For much of the 2010s, I’ve been noticing a slow and steady shift in how the quintessential white-collar job has changed. As collaboration tools matured and work became increasingly distributed, the tech ecosystem adapted to enable remote working methods. Traditional workplaces resisted this trend until the COVID-19 pandemic forced companies to rethink the way they work.
As we move into the new decade, a few things have become exceedingly clear: remote work is here to stay, and knowledge workers across major industries are no longer beholden to industrial-era working practices.
More than 90% of respondents ranked sustainable work models as a top priority for their organizations.
Unpacking hybrid models
There is no arguing that the hybrid work environment is an inseparable part of the future workplace. At HCLTech, we confirmed this through a joint study with Fortune Brand Studio, where we surveyed 200 senior executives from 11 industries across North America and Europe in March 2022. The results speak for themselves. More than 90 percent of those polled cited sustainable work models as a top priority for their organizations, with over half of them indicating strong agreement.
For me, a successful hybrid workplace model starts with employee feedback and ends with the employee experience. In my time at HCLTech, I've observed that involving employees and empowering managers are critical pillars to establishing the norm of hybrid work. Given its abstract nature, no two companies can follow the same playbook, and it falls on senior leadership to drive these changes.
Unclouded strategic thinking
Clarity of vision and unfettered execution are necessary conditions to ensure the success of hybrid work models. This is especially true for large organizations (more than 25,000 employees), as the design of new work models and paradigmatic shifts in vision are the sole prerogatives of executive leadership.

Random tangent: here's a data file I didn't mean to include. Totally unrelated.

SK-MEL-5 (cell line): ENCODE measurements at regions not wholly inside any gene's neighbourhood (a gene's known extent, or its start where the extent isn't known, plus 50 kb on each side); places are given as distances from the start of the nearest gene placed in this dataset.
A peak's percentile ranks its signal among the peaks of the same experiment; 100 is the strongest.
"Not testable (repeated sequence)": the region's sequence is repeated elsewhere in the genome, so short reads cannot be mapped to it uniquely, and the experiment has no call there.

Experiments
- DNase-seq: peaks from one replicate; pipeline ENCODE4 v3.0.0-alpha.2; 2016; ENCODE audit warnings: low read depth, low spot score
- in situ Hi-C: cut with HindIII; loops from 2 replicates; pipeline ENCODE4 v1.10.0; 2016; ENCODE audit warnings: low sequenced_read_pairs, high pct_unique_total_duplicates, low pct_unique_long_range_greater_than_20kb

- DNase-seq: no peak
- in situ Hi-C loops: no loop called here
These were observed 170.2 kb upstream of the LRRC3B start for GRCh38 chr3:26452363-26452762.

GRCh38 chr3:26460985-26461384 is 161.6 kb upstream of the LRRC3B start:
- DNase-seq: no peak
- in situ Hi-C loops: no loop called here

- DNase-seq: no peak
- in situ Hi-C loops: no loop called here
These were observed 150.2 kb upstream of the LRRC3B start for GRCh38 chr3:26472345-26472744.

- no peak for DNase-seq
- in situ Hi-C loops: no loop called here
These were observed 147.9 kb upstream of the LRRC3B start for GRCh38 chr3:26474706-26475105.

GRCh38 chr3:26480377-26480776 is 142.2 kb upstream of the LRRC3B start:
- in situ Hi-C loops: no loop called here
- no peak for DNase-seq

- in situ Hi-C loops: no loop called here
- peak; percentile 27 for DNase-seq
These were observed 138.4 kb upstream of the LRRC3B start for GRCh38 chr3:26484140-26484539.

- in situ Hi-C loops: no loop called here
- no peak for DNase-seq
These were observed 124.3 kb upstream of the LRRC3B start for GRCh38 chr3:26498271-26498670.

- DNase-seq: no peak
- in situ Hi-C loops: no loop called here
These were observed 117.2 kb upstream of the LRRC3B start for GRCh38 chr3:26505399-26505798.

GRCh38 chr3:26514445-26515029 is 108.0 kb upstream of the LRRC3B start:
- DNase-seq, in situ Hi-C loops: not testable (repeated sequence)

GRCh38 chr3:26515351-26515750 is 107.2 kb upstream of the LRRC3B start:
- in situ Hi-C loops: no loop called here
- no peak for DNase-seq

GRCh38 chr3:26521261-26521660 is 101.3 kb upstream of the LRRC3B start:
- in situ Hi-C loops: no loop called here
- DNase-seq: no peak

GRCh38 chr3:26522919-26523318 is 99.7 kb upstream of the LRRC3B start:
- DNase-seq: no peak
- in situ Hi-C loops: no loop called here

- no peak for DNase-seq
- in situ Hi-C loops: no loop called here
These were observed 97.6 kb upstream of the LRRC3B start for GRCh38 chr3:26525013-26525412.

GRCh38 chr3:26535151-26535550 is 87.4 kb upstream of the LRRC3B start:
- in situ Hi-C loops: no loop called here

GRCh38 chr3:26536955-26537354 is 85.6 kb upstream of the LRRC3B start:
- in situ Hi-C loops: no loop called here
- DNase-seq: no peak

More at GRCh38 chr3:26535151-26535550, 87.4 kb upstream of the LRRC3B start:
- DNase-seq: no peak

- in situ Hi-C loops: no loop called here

I've been with HCLTech for nearly 20 years, and I've noticed how effective a top-down approach can be in large organizations. The foundation of our hybrid work vision was set up by our leadership team, with employee experience, company culture and operational security as the key pillars of the overall strategy.
It's equally important to note that strategy should serve as a North Star to guide hybrid work policies, and the actual implementation ought to be left with the concerned departments. In our survey, we found that Human Resources and IT are the most common contenders for driving these changes, with the former being preferred by leaders.
The definition of sustainability in the modern corporate environment has evolved beyond carbon footprints and net-zero emissions. From what I've seen, sustainability is no longer an afterthought but a key functional driver of employee recruitment and retention. The current labor market, especially in a highly specialized industry like ours, is particularly tight, and potential employees are spoilt for choice when it comes to lucrative employment opportunities. A sustainable work environment can be a major differentiator in such circumstances.
In our survey, a significant 64 percent of the executives from leading companies with a sustainable work environment cite diversity, equity, and inclusion (DEI) as a major factor in helping to attract and retain employees. This is a correlation that I can personally corroborate, as I’ve observed grassroots sustainability initiatives contributing to the creation of an environment that is more accepting of differences across opinions, working styles, etc.
When I started as a graduate fresh out of university, wages and salaries were the dominant factors when it came to choosing between multiple, equally attractive job opportunities. Today that has changed, with over 51 percent of our survey participants citing work-life balance as the most important aspect of employee experience.
Hybrid work environments blur the lines between homes and workspaces, and it's more likely for the latter to bleed into the former. Organizational culture needs to take this into account, and companies which actively consult with their employees and their managers to mitigate such brazen transgressions of work-life balance are more likely to be industry leaders.
So far, I’ve given you my appraisal of what the future holds for modern workplaces and touched upon the key themes shaping digital workplaces across the globe: hybrid work, employee-centric strategies, sustainable work models, and a culture that embraces work-life distinctions.
In the next part of this blog, I will be detailing how these themes enhance the sustainability quotient of a company and how senior leaders can prepare themselves to embrace the workplace of the future.